Lord of the Cosmic Gate

QUICK REVIEW : Lord of the Cosmic Gate – Gav Thorpe

Black Library’s 2015 Advent Calendar comes to a close with Lord of the Cosmic Gate by Gav Thorpe, the twelfth and final Age of Sigmar short story in the series. Rikjard of the Many Numbers, mathemagician and sorcerer of Tzeentch, masses his forces within the bizarre, enclosed land of the Thousand Portals as he enacts a plan to draw forth the armies of the Slann and learn the final part of the Eternal Equation. With that arcane knowledge he hopes to open the Cosmic Gate and break through to the Crystal Labyrinth of Tzeentch, returning the Thousand Portals to their rightful place and raising himself up above even the Everchosen.

It’s a Tzeentchian story so inevitably there’s going to be intrigue and devious plots, but Thorpe goes down an unexpected, enjoyable route, focusing on a sorcerer whose specialty is numbers and calculations, which feels delightfully perverse for a follower of the god of change. Rikjard is typically proud and overconfident, monologuing to his underlings in anticipation of victory, while the landscape around him shifts and changes around him in a brilliantly described depiction of yet another of the Age of Sigmar’s entertaining new realms. It’s a little over complicated at times, and does reward careful attention (or multiple readings) to get the best out of it, but overall it’s brave, adventurous and another example of what can be done with Warhammer when authors are given a blank slate.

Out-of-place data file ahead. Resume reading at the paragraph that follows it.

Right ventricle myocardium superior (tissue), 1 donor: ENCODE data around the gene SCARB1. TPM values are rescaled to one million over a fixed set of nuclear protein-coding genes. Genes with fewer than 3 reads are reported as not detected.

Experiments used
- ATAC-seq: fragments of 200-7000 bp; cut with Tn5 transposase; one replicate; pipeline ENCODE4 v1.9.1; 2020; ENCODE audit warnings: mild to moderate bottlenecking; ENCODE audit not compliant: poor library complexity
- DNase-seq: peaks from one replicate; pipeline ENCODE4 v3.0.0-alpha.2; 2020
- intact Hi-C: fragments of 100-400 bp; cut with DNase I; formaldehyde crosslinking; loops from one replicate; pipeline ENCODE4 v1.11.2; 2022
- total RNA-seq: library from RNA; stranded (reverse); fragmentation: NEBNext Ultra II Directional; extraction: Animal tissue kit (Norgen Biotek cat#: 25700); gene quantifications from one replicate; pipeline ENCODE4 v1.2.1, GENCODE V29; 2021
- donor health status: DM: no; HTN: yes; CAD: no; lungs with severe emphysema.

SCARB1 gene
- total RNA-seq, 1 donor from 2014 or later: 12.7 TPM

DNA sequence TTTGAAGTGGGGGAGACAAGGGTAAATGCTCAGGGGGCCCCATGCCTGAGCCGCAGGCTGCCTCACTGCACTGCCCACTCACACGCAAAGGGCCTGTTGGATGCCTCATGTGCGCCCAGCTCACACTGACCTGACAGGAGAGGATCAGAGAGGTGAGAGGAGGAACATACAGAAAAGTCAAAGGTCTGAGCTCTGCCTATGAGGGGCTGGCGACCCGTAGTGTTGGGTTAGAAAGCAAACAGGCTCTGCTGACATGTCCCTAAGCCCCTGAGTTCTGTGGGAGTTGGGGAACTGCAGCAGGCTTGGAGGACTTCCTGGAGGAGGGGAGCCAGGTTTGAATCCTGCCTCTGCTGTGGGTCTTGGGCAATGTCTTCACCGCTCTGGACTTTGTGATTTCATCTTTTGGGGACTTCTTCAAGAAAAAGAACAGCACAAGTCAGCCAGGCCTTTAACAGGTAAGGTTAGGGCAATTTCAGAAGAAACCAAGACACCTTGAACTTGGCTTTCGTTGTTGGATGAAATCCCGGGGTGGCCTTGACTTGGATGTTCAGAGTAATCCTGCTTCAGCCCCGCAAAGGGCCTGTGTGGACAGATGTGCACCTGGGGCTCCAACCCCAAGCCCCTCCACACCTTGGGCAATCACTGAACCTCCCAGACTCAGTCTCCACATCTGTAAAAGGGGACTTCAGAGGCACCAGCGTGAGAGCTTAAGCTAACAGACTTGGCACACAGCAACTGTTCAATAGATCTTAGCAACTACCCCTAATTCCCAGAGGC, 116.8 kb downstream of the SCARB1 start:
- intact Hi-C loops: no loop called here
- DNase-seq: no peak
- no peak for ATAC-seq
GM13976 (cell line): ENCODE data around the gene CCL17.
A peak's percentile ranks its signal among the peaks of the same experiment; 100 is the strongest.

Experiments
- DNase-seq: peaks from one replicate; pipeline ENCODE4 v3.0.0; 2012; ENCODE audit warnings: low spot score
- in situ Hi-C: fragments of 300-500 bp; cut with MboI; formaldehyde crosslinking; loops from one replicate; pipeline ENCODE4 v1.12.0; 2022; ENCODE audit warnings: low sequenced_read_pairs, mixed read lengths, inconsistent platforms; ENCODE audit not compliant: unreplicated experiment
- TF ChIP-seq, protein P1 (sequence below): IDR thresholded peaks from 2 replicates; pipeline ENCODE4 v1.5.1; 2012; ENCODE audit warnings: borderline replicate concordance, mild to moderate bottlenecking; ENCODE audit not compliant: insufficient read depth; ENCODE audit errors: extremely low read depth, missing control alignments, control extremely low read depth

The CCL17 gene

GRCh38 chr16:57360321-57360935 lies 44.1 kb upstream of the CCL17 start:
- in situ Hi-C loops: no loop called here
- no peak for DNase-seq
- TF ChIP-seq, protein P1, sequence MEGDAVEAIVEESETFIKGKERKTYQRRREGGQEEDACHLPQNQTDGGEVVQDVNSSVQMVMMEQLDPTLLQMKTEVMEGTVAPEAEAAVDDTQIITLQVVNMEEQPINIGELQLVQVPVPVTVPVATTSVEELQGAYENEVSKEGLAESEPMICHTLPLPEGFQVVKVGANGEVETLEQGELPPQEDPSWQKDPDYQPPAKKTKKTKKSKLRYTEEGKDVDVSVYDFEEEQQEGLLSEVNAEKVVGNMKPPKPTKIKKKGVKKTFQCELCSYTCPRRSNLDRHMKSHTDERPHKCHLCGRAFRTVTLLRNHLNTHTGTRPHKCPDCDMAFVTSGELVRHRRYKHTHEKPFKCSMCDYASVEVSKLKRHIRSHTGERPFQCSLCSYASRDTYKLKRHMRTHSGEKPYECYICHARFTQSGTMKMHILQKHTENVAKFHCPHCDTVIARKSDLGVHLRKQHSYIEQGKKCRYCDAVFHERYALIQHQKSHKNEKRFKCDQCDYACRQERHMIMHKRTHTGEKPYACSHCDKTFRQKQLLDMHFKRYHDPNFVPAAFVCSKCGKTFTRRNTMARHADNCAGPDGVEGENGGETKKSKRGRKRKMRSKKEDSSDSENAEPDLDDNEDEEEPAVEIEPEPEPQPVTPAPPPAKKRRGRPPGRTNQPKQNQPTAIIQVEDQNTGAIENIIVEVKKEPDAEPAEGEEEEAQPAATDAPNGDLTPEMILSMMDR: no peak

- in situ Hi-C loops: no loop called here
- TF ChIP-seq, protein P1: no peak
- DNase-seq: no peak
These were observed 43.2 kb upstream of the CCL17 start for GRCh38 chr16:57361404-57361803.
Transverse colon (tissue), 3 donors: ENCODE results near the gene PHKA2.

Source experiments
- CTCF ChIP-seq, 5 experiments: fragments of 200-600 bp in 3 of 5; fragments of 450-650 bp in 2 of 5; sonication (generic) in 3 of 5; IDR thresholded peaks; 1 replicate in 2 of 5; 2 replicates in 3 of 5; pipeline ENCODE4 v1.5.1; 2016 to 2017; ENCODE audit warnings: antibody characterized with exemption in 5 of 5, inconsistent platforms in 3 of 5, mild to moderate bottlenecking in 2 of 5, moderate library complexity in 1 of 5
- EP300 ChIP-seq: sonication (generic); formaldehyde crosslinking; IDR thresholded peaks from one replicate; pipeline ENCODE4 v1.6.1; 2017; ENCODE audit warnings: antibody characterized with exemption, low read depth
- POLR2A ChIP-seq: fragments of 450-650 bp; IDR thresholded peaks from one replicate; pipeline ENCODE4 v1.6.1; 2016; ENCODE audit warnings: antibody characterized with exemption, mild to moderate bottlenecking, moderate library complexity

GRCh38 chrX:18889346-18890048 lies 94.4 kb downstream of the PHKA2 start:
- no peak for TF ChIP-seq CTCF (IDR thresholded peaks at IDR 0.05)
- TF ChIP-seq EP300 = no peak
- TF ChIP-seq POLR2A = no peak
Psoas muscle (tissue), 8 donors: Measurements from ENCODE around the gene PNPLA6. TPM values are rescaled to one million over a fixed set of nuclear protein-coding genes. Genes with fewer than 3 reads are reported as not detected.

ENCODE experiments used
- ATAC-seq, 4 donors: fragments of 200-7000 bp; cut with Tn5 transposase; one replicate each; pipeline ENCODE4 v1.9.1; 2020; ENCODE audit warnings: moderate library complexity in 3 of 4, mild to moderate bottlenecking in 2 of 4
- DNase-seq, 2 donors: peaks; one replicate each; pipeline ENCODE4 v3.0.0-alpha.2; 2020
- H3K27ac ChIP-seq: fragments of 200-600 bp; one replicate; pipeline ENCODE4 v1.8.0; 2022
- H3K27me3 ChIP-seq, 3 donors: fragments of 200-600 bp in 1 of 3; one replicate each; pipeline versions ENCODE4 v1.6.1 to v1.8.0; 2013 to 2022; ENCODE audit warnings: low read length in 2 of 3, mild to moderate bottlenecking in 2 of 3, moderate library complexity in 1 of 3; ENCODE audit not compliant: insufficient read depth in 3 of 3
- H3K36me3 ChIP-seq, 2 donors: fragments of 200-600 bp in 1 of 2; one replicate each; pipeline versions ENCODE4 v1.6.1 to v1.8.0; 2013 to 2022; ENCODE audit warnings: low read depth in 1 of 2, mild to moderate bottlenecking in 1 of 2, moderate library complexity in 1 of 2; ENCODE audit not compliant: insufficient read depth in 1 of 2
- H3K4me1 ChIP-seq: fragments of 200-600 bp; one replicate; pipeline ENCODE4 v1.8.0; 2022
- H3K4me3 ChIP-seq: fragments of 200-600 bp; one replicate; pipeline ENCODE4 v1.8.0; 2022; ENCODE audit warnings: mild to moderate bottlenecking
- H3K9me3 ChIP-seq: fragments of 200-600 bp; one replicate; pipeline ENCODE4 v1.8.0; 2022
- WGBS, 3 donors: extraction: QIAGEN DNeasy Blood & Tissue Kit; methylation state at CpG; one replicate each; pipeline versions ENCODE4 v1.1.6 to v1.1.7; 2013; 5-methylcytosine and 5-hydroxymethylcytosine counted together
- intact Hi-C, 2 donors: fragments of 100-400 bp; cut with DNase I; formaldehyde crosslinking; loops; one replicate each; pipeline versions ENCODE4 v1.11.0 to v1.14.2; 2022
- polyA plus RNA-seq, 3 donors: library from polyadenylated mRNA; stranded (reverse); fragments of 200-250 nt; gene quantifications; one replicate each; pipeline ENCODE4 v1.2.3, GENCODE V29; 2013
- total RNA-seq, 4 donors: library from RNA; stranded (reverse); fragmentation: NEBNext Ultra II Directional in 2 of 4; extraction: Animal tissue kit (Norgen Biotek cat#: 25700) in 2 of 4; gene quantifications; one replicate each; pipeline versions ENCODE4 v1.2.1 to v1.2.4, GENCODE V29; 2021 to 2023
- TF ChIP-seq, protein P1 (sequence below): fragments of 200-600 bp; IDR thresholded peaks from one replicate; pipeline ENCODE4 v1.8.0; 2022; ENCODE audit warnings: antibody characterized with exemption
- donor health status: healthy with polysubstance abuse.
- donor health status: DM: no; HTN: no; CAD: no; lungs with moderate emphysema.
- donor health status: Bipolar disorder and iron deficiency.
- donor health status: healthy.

Click here to go to the main Black Library Advent Calendar post and see the other reviews.


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